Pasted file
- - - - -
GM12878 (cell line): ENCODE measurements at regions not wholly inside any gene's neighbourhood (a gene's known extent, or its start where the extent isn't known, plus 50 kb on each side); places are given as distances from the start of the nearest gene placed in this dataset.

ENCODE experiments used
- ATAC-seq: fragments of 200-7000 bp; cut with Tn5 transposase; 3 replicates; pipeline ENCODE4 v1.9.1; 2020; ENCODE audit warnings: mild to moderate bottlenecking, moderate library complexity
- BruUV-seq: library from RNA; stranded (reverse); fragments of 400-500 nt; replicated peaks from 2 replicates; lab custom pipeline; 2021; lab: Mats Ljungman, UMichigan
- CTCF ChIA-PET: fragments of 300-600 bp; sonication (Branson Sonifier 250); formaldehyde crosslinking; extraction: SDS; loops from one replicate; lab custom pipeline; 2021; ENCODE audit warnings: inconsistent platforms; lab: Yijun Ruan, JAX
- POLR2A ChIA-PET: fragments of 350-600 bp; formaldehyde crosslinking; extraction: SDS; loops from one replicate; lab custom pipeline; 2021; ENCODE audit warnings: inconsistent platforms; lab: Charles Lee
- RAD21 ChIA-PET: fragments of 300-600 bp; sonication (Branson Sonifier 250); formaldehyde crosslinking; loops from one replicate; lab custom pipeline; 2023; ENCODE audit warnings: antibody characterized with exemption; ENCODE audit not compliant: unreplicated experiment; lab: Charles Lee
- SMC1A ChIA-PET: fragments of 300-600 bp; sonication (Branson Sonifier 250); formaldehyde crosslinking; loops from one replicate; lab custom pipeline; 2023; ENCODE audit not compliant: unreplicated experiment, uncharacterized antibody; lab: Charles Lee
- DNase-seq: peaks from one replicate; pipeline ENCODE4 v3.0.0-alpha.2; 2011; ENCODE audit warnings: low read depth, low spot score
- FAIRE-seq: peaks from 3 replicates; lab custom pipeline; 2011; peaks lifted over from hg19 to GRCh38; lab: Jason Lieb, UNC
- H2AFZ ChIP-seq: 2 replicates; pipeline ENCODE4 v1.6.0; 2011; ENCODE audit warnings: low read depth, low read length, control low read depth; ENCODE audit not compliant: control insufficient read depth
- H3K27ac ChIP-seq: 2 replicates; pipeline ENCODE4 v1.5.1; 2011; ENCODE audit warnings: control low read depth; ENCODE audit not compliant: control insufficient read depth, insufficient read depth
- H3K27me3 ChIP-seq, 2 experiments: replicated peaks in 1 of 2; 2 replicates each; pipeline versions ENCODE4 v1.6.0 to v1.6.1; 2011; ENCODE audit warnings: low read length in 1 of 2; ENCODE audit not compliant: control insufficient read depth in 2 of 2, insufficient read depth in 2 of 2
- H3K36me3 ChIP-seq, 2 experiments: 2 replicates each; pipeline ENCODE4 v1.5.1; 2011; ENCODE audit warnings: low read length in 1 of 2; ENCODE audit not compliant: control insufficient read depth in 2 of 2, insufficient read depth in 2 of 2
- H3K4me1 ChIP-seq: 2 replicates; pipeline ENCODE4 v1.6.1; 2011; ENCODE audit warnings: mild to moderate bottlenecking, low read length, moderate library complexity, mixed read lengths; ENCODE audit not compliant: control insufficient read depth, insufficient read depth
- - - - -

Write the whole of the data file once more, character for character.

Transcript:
GM12878 (cell line): ENCODE measurements at regions not wholly inside any gene's neighbourhood (a gene's known extent, or its start where the extent isn't known, plus 50 kb on each side); places are given as distances from the start of the nearest gene placed in this dataset.

ENCODE experiments used
- ATAC-seq: fragments of 200-7000 bp; cut with Tn5 transposase; 3 replicates; pipeline ENCODE4 v1.9.1; 2020; ENCODE audit warnings: mild to moderate bottlenecking, moderate library complexity
- BruUV-seq: library from RNA; stranded (reverse); fragments of 400-500 nt; replicated peaks from 2 replicates; lab custom pipeline; 2021; lab: Mats Ljungman, UMichigan
- CTCF ChIA-PET: fragments of 300-600 bp; sonication (Branson Sonifier 250); formaldehyde crosslinking; extraction: SDS; loops from one replicate; lab custom pipeline; 2021; ENCODE audit warnings: inconsistent platforms; lab: Yijun Ruan, JAX
- POLR2A ChIA-PET: fragments of 350-600 bp; formaldehyde crosslinking; extraction: SDS; loops from one replicate; lab custom pipeline; 2021; ENCODE audit warnings: inconsistent platforms; lab: Charles Lee
- RAD21 ChIA-PET: fragments of 300-600 bp; sonication (Branson Sonifier 250); formaldehyde crosslinking; loops from one replicate; lab custom pipeline; 2023; ENCODE audit warnings: antibody characterized with exemption; ENCODE audit not compliant: unreplicated experiment; lab: Charles Lee
- SMC1A ChIA-PET: fragments of 300-600 bp; sonication (Branson Sonifier 250); formaldehyde crosslinking; loops from one replicate; lab custom pipeline; 2023; ENCODE audit not compliant: unreplicated experiment, uncharacterized antibody; lab: Charles Lee
- DNase-seq: peaks from one replicate; pipeline ENCODE4 v3.0.0-alpha.2; 2011; ENCODE audit warnings: low read depth, low spot score
- FAIRE-seq: peaks from 3 replicates; lab custom pipeline; 2011; peaks lifted over from hg19 to GRCh38; lab: Jason Lieb, UNC
- H2AFZ ChIP-seq: 2 replicates; pipeline ENCODE4 v1.6.0; 2011; ENCODE audit warnings: low read depth, low read length, control low read depth; ENCODE audit not compliant: control insufficient read depth
- H3K27ac ChIP-seq: 2 replicates; pipeline ENCODE4 v1.5.1; 2011; ENCODE audit warnings: control low read depth; ENCODE audit not compliant: control insufficient read depth, insufficient read depth
- H3K27me3 ChIP-seq, 2 experiments: replicated peaks in 1 of 2; 2 replicates each; pipeline versions ENCODE4 v1.6.0 to v1.6.1; 2011; ENCODE audit warnings: low read length in 1 of 2; ENCODE audit not compliant: control insufficient read depth in 2 of 2, insufficient read depth in 2 of 2
- H3K36me3 ChIP-seq, 2 experiments: 2 replicates each; pipeline ENCODE4 v1.5.1; 2011; ENCODE audit warnings: low read length in 1 of 2; ENCODE audit not compliant: control insufficient read depth in 2 of 2, insufficient read depth in 2 of 2
- H3K4me1 ChIP-seq: 2 replicates; pipeline ENCODE4 v1.6.1; 2011; ENCODE audit warnings: mild to moderate bottlenecking, low read length, moderate library complexity, mixed read lengths; ENCODE audit not compliant: control insufficient read depth, insufficient read depth